Israeli authorities should release Ahed Tamimi
Tamimi’s trial set to go ahead tomorrow - she faces up to ten years in jail
‘As an unarmed girl, Ahed posed no threat’ - Magdalena Mughrabi
The Israeli authorities must immediately release teenage activist Ahed Tamimi whose continued detention is an attempt to intimidate Palestinian children who dare to stand up to repression by occupying forces, Amnesty International said ahead of her trial tomorrow.
Tamimi, who is due to go on trial in Ofer juvenile military court in the occupied West Bank, faces 12 charges, including aggravated assault, after a video was posted on social media showing her shoving, slapping and kicking two Israeli soldiers in her village on 15 December.
The teenager, who spent her 17th birthday in detention, could receive up to ten years in prison if convicted, and her trial is expected to last several months.
Under the Convention on the Rights of the Child, to which Israel is a state party, the arrest, detention or imprisonment of a child must be used only as a measure of last resort and for the shortest appropriate period of time.
Magdalena Mughrabi, Amnesty International’s Middle East and North Africa Deputy Director, said:
“By refusing to release Ahed Tamimi since her arrest on 19 December, the Israeli authorities have shown nothing but contempt for their obligations under international law to protect children.
“As an unarmed girl, Ahed posed no threat during the altercation with the two Israeli soldiers who were heavily armed and wearing protective clothing. Nothing she has done can justify her continued detention and the long, aggressive interrogation sessions she has been forced to endure during the first two weeks of her detention.
“Yet again, the Israeli authorities have responded to acts of defiance by a Palestinian child with measures that are entirely disproportionate to the incident in question.”
Protest sparked by Trump’s announcement on Jerusalem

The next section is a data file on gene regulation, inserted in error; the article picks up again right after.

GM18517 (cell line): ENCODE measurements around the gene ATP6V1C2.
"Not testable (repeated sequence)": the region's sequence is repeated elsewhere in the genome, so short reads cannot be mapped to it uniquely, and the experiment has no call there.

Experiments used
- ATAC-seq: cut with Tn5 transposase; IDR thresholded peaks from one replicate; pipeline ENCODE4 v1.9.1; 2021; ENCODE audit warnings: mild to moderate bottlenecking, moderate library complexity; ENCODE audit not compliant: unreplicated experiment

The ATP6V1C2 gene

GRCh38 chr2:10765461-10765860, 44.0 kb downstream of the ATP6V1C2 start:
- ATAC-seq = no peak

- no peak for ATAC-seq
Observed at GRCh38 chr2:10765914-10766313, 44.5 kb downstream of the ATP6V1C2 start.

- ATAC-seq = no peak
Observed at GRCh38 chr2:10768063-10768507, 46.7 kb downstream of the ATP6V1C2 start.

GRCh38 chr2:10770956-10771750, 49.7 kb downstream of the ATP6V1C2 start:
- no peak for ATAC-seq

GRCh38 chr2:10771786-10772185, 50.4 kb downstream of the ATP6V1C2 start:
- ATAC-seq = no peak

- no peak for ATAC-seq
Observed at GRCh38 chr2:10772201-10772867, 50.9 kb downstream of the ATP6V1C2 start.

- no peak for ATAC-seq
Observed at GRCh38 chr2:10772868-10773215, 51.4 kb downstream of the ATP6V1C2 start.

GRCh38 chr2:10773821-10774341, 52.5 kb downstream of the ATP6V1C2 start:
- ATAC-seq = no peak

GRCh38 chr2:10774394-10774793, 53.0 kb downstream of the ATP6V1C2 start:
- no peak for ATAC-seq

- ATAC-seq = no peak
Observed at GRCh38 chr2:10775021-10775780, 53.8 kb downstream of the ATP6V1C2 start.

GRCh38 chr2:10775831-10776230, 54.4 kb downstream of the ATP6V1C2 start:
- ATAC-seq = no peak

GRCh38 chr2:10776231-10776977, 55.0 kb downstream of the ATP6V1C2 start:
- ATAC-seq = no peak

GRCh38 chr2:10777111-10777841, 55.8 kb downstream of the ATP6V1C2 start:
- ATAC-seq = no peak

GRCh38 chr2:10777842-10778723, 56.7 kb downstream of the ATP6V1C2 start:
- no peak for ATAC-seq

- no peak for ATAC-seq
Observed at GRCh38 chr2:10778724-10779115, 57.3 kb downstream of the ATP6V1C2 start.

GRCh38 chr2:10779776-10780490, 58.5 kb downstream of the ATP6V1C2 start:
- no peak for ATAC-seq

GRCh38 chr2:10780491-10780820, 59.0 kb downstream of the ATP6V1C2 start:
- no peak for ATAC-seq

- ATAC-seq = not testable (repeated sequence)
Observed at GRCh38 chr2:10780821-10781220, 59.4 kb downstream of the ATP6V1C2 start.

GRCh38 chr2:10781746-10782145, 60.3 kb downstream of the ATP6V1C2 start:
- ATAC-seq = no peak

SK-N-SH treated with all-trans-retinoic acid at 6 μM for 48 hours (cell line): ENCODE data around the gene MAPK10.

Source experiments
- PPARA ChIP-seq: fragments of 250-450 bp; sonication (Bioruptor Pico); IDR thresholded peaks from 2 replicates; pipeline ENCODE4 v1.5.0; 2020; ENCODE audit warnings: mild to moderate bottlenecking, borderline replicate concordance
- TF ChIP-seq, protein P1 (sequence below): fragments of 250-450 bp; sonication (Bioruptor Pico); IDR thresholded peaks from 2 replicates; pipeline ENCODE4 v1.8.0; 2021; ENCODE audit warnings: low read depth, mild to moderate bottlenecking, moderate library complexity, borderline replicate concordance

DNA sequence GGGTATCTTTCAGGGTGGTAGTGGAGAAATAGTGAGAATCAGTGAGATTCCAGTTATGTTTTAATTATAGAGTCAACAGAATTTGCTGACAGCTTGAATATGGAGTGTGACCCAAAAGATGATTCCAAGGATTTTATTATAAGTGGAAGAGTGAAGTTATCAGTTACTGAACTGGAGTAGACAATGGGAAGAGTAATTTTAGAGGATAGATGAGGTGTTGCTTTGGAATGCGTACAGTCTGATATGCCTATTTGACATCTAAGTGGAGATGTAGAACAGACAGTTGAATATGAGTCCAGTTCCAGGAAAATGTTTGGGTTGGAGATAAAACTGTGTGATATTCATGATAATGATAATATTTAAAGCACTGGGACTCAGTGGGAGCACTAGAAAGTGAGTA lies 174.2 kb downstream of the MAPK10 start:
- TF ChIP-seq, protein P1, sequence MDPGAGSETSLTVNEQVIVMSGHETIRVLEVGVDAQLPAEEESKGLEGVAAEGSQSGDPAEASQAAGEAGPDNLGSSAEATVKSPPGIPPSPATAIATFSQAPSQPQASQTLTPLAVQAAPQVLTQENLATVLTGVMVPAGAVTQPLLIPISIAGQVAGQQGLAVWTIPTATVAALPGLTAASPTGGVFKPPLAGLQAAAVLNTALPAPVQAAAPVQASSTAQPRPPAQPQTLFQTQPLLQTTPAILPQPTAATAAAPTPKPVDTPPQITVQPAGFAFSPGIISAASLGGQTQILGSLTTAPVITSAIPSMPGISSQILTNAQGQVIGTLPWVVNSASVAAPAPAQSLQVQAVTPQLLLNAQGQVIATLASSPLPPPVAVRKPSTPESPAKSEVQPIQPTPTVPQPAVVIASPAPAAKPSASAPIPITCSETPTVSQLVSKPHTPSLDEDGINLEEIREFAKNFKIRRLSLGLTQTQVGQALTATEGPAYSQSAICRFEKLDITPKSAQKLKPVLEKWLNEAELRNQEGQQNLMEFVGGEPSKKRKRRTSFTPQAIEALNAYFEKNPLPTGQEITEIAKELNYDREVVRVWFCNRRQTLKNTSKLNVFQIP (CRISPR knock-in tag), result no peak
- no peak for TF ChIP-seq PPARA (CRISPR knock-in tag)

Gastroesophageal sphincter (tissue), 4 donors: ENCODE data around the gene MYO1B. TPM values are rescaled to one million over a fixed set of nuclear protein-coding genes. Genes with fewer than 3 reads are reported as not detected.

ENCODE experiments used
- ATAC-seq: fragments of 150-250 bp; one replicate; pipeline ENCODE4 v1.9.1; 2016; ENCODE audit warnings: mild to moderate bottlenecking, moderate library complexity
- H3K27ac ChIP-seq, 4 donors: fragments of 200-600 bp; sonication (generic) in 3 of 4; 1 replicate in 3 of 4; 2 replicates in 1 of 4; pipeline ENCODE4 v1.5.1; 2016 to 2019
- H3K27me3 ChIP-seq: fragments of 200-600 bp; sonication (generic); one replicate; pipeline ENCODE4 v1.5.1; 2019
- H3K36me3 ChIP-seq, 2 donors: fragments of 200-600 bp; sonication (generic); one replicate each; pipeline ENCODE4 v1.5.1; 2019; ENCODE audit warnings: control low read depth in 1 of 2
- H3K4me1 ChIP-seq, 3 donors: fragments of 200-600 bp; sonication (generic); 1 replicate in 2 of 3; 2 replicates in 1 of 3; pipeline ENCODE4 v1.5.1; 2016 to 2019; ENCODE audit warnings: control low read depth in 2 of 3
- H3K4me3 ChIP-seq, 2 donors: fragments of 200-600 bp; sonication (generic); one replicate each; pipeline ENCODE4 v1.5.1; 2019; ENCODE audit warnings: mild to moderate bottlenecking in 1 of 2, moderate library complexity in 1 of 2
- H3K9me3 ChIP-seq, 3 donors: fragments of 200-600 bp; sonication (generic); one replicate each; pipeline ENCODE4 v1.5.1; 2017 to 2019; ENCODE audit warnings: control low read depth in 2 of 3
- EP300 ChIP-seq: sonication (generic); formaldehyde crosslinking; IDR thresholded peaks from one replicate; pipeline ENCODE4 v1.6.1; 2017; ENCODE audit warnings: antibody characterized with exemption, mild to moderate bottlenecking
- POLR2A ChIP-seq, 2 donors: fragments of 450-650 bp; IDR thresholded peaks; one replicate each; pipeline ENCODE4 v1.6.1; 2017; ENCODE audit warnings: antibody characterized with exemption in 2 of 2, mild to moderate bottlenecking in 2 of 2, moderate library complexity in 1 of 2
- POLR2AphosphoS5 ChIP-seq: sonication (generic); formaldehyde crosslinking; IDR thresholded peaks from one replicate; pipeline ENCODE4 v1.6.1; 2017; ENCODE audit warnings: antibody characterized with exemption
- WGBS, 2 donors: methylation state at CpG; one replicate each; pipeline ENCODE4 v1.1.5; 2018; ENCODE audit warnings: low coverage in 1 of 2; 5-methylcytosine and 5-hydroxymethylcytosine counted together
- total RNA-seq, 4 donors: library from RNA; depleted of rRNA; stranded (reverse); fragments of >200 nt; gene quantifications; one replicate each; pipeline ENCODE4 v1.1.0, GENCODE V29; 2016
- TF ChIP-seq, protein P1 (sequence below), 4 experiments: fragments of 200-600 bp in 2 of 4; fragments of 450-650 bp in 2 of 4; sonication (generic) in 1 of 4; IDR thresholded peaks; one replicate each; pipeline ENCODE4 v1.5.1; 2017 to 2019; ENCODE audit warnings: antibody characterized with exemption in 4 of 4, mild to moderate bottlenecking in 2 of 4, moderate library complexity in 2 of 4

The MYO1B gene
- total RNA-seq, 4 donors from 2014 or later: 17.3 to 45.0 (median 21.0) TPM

Ahed Tamimi was arrested on 19 December after her mother, Nariman, also a prominent activist, posted footage of the altercation in question online. Nariman was arrested later that day, while Ahed’s cousin, Nour, was arrested the following morning.
Ahed confronted Israeli soldiers amid a demonstration - against US President Trump’s recognition of Jerusalem as Israel’s capital - in the small village of Nabi Saleh, north-west of Ramallah in the occupied Palestinian West Bank. The incident took place on the same day that Ahed’s cousin, 15-year-old Mohammad, sustained serious injuries after being hit in the head by a rubber bullet fired at close range by an Israeli soldier.
Hundreds of Palestinian children prosecuted every year
There are currently around 350 Palestinian children in Israeli prisons and detention centres, according to local human rights organisations.
The Israeli army prosecutes hundreds of Palestinian children in juvenile military courts every year, often after arresting them in night raids and subjecting them to ill-treatment, including blindfolding, threats, harsh interrogations without the presence of their lawyers or families, solitary confinement and in some cases physical violence.
Palestinians in the Occupied Territories are prosecuted under military orders enforced through the military courts, and many criminalise peaceful activities such as peaceful political expression or organising and attending protests without prior permission from an Israeli military commander. The judges and the prosecution in these cases are part of the Israeli military. The jurisdiction of the Israeli military court system is never applied to Israeli settlers living in the West Bank, who are instead governed by Israeli civil law. Incidents of settler violence in the West Bank normally go unpunished, while Palestinians are routinely targeted and arrested.